- Optional: if the verification failed, roll the production environment back to the previous (hopefully working) version.
This way, we have a safety net built into our deployment pipeline: it will only deploy to production if the deployment to staging has proven to be successful. This alone gives us a lot of trust in the pipeline and the confidence we need to let a machine decide to deploy for us.
We can additionally add a PDV against production after a production deployment, to check that the deployment was successful, but this task can also be done by synthetic monitoring.
How does post-deployment verification support continuous deployment? Post-deployment verification adds another safety net to our deployment pipeline that helps to identify bad changes before they go into production. This gives us more confidence in our automated deployment pipeline.
Once our application is deployed to a staging or production environment, how do we know that it’s still working as expected an hour after the latest change has been deployed? We don’t want to check it manually every couple of minutes, so we can set up a synthetic monitoring job that checks that for us.
Synthetic monitoring means that were are generating artificial (synthetic) traffic on our application to monitor if it’s working as expected.
A synthetic monitoring check should log into the application as a dedicated test user, run some of the main use cases, and verify that the results are as expected. If it’s failing for some reason, or not producing the expected results, it fails and alerts us that the application isn’t working as expected. A human can then investigate what’s wrong.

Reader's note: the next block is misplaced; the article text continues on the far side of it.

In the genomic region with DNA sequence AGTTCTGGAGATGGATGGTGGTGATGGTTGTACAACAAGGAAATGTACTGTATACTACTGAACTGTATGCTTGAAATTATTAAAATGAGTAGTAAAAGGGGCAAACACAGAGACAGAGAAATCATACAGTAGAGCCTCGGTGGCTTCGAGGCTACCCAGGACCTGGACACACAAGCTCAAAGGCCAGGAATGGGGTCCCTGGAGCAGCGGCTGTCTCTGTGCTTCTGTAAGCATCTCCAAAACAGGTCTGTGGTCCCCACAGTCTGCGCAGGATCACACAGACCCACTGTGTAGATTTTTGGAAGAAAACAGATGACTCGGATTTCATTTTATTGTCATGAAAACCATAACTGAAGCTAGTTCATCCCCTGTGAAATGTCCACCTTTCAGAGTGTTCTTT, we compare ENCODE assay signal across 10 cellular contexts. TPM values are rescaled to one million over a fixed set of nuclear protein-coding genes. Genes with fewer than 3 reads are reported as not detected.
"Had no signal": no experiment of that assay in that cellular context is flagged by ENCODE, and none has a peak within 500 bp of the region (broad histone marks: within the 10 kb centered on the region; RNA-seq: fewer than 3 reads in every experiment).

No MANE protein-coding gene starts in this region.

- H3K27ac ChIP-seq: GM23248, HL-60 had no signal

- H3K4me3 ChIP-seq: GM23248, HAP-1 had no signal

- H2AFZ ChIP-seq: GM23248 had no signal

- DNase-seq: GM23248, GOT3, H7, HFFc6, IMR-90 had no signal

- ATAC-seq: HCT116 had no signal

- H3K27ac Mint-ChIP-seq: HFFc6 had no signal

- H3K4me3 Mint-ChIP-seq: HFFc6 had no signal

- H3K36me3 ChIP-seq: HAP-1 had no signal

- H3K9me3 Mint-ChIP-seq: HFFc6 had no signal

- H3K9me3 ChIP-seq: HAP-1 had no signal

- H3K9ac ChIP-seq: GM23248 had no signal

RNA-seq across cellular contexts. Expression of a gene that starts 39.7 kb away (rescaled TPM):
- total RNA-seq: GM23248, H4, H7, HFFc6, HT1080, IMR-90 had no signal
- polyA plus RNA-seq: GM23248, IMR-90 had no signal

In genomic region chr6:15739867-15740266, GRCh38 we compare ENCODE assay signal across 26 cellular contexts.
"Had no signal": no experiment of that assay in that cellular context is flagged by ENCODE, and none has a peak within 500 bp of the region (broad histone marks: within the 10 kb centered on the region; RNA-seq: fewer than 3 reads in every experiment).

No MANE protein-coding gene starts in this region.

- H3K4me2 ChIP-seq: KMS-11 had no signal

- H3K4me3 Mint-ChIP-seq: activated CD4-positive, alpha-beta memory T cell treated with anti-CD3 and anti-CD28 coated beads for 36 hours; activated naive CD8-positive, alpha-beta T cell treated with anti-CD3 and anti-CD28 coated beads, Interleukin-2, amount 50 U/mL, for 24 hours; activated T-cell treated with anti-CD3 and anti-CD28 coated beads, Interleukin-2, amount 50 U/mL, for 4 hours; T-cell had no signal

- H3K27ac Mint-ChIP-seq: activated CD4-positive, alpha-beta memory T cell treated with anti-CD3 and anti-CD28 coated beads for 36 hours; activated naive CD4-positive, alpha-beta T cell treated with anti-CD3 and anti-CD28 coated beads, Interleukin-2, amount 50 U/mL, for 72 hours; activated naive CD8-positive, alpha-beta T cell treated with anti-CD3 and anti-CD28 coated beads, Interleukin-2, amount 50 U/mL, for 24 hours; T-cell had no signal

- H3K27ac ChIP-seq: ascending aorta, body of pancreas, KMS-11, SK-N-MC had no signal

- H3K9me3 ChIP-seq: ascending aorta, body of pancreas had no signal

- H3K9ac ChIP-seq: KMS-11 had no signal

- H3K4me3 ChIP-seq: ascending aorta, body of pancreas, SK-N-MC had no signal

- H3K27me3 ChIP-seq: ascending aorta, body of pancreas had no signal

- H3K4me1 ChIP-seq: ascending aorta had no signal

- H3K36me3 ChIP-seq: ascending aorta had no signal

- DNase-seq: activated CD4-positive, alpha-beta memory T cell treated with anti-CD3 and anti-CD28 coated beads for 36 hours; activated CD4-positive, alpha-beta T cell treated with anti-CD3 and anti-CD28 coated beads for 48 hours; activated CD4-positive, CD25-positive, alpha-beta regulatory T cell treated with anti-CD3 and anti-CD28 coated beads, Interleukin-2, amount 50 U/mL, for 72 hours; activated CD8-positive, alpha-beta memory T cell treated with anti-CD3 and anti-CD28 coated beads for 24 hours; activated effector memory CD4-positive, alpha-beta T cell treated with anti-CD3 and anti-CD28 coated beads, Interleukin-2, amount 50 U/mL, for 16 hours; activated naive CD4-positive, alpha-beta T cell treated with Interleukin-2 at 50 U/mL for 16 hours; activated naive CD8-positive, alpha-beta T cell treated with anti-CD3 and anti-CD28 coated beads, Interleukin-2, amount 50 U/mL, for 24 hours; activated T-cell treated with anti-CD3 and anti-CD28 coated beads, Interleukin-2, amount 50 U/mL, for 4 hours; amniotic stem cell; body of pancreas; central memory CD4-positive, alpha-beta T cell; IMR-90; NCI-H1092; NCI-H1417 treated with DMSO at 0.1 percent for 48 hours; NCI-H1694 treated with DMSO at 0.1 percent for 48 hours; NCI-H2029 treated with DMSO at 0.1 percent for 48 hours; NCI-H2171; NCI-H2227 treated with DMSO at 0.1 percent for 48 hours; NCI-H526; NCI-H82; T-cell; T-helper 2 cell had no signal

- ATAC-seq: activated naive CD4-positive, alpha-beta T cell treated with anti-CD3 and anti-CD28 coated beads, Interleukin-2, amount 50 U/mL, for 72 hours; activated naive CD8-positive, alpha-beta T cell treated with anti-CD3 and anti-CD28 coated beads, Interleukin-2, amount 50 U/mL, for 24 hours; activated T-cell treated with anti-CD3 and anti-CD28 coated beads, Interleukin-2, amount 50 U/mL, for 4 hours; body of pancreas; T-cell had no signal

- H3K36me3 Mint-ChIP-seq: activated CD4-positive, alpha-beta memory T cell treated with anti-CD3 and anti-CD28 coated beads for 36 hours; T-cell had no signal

If we configure a synthetic monitoring check to run every couple of minutes, it gives us a lot of confidence because we know the application is working while we sleep.
As a bonus, we can re-use our post-deployment verification checks as synthetic monitoring checks!
How does synthetic monitoring support continuous deployment? With synthetic monitoring we have an additional safety net that can catch errors in the production environment before they do too much damage. Knowing that we have that safety net gives us the confidence to deploy small changes continuously.
Say a synthetic monitoring check alerts us that something is wrong. Maybe it couldn’t finish the main use case for some reason. Is it because the cloud service we’re using failed? Is it because the queue we’re using is full? Is it because the servers ran out of memory or CPU?
We can only investigate these things if we have dashboards with some charts that show metrics like:
- successful and failing requests to the cloud service over time,
- depth of the queue over time, and
- memory and CPU consumption over time.
Having these metrics, when we get alerted, we can take a glance at the dashboards and check if there are any suspicious spikes at the time of the alert. If there are, they might lead us to the root cause of our problem.
Getting metrics like this means that our application needs to emit events that count the number of requests, for example. And our infrastructure (queues, servers) needs to emit metrics, too. These metrics should be collected in a central hub where we can view them conveniently.